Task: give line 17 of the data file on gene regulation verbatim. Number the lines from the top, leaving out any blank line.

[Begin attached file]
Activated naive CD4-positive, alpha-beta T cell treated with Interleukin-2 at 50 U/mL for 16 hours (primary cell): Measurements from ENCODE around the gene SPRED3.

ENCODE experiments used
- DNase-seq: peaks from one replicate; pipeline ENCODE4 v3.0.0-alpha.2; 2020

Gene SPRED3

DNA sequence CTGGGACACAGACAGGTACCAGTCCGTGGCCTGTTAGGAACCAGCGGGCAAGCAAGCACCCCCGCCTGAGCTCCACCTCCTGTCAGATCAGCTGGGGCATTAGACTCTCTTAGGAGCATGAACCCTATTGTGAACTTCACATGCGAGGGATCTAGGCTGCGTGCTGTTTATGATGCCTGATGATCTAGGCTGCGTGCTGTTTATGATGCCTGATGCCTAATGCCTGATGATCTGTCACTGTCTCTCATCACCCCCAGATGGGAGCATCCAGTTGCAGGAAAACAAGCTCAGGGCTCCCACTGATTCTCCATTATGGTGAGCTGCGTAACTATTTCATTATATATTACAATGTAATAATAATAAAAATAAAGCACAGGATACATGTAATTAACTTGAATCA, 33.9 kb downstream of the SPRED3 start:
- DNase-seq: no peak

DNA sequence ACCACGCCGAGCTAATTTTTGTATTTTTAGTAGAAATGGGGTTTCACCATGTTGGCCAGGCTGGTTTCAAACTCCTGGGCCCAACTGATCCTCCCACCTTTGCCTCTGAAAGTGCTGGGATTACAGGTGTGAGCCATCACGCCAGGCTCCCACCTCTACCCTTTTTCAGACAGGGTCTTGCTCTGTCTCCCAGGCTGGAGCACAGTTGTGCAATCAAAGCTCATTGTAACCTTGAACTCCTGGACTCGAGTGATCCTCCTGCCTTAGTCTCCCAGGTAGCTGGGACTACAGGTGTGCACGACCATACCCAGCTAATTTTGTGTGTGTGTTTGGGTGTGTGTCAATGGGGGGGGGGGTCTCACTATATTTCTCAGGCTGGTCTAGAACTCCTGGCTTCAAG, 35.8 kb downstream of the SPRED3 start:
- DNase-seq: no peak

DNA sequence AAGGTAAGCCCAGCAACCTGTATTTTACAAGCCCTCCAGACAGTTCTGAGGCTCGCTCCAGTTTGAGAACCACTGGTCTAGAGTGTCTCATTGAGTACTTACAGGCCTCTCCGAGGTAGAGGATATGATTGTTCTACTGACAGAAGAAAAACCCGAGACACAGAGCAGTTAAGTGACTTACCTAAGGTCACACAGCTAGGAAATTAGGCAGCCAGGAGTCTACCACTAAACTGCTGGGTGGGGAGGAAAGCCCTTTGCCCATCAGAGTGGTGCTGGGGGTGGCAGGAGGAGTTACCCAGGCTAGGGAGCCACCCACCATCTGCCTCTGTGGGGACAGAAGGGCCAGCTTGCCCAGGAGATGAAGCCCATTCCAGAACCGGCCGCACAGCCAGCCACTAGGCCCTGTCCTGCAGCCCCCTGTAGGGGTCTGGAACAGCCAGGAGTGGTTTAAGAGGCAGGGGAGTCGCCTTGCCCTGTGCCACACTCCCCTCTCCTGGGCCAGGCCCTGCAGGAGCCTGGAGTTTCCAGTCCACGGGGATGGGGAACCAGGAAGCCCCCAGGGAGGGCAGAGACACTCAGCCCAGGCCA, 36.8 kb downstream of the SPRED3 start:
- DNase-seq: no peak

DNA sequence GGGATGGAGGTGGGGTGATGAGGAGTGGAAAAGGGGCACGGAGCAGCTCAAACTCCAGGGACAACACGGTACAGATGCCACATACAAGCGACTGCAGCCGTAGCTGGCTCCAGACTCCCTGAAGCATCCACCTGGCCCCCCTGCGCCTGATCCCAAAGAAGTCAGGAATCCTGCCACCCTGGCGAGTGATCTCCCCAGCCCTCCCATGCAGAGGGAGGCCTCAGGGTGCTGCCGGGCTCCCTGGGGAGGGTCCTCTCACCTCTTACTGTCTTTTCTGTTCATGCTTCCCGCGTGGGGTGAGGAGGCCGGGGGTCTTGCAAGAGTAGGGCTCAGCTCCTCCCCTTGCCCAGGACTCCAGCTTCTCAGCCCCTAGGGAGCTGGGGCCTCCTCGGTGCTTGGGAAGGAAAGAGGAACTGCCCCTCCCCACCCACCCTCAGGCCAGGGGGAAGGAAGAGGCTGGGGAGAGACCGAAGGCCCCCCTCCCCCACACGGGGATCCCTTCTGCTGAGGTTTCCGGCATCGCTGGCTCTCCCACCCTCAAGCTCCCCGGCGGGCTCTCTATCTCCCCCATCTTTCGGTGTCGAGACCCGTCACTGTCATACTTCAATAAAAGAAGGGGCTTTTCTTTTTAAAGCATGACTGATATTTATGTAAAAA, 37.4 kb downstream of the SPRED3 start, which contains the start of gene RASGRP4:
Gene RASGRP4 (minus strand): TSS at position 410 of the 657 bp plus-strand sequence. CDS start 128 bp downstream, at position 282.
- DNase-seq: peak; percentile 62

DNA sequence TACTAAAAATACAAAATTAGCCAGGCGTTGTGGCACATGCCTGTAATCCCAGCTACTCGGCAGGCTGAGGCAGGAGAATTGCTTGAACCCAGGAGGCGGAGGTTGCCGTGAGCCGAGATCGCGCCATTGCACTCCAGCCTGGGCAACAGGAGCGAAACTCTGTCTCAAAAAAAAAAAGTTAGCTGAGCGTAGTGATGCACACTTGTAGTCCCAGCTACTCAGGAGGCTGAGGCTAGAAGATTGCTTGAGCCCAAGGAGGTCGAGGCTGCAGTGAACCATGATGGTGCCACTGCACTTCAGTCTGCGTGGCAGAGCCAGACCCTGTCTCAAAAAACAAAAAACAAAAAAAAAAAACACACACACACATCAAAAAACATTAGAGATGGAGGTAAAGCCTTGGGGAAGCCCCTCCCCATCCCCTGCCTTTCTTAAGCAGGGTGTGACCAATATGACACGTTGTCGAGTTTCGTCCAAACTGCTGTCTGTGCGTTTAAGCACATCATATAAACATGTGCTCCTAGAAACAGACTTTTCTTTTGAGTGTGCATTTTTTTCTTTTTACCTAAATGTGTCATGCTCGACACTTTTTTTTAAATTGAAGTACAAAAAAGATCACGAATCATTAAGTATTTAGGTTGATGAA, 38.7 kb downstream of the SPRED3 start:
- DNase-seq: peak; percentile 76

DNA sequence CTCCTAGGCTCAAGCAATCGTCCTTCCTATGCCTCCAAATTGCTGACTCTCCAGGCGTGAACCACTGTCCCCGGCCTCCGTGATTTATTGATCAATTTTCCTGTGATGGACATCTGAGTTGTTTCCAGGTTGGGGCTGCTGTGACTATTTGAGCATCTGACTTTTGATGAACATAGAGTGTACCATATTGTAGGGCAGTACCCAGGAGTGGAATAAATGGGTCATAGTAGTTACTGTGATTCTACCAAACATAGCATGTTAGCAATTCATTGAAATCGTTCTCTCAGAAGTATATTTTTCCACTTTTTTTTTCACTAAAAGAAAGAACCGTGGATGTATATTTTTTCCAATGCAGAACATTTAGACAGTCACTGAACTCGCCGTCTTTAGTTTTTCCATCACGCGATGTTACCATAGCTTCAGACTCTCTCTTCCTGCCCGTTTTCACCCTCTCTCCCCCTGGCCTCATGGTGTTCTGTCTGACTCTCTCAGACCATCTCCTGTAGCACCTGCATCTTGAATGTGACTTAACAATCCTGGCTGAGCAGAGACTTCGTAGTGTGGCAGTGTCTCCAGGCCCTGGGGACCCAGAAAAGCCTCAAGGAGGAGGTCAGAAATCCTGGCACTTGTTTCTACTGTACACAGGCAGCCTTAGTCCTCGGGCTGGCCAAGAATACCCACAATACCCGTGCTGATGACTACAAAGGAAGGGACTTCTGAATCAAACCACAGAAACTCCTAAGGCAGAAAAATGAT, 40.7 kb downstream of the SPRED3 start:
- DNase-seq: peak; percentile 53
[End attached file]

- DNase-seq: peak; percentile 53